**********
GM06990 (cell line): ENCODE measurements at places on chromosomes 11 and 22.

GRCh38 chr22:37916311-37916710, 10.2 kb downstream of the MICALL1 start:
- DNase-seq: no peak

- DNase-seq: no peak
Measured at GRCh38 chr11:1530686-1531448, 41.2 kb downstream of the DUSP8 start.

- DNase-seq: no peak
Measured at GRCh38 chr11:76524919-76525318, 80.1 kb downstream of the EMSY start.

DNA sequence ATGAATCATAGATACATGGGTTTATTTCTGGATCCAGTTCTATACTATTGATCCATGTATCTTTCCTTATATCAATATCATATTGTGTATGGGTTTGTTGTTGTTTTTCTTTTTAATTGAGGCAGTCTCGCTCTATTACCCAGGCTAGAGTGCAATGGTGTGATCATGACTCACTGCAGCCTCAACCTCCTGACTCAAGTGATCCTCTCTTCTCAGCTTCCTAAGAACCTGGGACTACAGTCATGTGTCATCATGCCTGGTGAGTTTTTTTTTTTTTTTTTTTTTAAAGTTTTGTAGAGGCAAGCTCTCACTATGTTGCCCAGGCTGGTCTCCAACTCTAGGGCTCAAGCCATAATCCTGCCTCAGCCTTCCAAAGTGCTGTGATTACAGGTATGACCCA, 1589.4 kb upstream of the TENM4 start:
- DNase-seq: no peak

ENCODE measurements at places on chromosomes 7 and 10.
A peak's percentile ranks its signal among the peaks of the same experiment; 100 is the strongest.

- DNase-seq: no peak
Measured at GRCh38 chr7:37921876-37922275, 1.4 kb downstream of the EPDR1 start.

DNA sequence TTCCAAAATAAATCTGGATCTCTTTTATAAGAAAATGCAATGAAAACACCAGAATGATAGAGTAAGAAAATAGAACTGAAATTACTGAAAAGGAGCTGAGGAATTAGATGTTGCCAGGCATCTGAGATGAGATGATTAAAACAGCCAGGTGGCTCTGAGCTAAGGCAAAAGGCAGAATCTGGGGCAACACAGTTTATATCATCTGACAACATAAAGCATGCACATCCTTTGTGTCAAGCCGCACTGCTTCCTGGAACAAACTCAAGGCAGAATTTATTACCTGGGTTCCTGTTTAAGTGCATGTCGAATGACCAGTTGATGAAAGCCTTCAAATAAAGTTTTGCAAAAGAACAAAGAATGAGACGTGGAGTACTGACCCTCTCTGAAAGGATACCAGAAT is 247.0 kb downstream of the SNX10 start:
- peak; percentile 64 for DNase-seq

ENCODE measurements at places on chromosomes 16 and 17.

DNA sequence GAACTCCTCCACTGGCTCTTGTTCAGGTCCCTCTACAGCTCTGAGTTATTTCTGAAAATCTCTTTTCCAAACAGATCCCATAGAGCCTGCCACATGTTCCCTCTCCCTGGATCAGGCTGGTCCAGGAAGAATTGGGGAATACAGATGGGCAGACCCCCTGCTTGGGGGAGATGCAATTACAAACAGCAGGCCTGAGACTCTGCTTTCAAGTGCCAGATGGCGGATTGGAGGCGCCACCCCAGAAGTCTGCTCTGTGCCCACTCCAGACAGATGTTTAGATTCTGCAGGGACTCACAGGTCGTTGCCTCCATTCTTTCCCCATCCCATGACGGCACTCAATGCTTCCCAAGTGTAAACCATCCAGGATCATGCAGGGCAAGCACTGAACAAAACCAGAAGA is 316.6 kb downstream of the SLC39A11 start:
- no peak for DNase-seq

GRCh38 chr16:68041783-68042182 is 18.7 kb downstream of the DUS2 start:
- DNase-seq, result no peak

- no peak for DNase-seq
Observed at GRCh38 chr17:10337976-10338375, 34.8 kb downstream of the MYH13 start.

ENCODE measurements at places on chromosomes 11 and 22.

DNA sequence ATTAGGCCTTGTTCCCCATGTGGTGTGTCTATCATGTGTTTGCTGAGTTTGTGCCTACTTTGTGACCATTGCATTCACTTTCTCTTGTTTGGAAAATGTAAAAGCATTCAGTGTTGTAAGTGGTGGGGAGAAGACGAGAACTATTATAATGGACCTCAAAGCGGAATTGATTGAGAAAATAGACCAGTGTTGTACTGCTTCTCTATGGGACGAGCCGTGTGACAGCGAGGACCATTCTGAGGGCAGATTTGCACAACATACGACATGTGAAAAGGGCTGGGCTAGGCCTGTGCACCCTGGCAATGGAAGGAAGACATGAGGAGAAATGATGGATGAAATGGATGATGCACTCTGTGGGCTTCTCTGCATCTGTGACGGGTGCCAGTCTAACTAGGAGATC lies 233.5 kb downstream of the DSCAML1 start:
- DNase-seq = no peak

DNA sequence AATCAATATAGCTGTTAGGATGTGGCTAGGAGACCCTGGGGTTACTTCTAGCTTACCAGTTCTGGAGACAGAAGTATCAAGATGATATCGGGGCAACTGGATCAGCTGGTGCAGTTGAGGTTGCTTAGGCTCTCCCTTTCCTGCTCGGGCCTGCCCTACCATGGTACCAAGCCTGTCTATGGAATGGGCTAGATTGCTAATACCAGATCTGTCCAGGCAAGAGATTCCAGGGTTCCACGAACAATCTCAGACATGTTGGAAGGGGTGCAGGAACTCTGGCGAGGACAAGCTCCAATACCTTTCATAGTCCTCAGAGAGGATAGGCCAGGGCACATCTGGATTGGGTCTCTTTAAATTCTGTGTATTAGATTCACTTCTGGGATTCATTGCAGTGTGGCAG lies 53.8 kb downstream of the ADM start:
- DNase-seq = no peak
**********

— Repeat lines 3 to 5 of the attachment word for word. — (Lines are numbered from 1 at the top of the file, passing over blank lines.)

- DNase-seq: no peak

- DNase-seq: no peak
Measured at GRCh38 chr11:1530686-1531448, 41.2 kb downstream of the DUSP8 start.